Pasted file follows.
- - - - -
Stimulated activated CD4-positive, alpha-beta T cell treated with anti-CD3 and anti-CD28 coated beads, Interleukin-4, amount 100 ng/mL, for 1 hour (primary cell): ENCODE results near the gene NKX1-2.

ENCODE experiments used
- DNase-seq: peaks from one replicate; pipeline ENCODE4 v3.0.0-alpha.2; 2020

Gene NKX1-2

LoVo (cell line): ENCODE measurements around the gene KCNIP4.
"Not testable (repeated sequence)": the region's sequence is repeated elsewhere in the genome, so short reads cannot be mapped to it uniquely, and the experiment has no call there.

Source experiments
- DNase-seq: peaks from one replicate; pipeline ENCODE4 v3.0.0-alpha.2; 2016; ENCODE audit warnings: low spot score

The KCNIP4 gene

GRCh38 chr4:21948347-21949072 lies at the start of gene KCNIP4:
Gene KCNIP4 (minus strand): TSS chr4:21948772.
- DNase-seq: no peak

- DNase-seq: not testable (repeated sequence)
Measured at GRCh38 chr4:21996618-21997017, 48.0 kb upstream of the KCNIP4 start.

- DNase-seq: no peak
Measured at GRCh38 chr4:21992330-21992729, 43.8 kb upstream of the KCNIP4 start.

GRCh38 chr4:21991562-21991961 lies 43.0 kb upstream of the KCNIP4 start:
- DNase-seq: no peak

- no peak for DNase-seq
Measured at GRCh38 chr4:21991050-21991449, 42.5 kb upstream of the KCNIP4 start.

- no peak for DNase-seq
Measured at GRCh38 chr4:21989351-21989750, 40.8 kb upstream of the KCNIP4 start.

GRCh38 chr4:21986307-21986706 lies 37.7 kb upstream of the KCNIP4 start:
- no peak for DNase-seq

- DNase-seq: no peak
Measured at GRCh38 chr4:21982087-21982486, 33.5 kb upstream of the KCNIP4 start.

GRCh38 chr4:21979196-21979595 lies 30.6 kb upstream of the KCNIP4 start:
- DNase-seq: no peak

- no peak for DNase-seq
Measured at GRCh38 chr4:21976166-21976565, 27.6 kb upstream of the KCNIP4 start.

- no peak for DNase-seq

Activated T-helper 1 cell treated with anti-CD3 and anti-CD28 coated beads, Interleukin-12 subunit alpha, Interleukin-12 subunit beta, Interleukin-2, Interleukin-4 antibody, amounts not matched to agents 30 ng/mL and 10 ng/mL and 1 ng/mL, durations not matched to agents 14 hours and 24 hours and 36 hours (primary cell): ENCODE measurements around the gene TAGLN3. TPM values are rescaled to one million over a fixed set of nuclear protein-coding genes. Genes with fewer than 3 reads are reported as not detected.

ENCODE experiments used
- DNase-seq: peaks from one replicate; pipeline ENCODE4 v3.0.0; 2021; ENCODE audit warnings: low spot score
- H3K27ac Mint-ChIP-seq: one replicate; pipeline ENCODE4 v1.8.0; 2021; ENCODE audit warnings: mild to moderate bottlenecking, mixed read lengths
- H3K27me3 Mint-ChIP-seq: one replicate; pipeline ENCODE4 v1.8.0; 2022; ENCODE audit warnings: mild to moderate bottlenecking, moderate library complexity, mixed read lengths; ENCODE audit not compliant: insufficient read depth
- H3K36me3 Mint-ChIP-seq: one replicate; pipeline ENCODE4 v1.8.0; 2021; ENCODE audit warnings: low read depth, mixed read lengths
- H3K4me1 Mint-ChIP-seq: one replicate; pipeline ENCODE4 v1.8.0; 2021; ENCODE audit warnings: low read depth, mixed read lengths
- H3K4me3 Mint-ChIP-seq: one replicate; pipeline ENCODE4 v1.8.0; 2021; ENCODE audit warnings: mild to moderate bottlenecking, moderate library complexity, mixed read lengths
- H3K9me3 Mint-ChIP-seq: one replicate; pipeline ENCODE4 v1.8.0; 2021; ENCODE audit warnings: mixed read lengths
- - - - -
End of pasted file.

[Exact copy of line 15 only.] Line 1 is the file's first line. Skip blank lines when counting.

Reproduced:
- DNase-seq: no peak